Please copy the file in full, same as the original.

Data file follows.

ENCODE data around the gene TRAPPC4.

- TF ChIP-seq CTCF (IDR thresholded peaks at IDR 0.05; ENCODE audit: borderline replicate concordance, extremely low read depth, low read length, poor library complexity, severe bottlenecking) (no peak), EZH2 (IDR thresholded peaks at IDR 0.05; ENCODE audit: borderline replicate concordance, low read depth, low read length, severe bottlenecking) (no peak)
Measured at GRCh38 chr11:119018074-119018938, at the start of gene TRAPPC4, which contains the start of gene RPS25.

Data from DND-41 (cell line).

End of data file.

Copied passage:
ENCODE data around the gene TRAPPC4.

- TF ChIP-seq CTCF (IDR thresholded peaks at IDR 0.05; ENCODE audit: borderline replicate concordance, extremely low read depth, low read length, poor library complexity, severe bottlenecking) (no peak), EZH2 (IDR thresholded peaks at IDR 0.05; ENCODE audit: borderline replicate concordance, low read depth, low read length, severe bottlenecking) (no peak)
Measured at GRCh38 chr11:119018074-119018938, at the start of gene TRAPPC4, which contains the start of gene RPS25.

Data from DND-41 (cell line).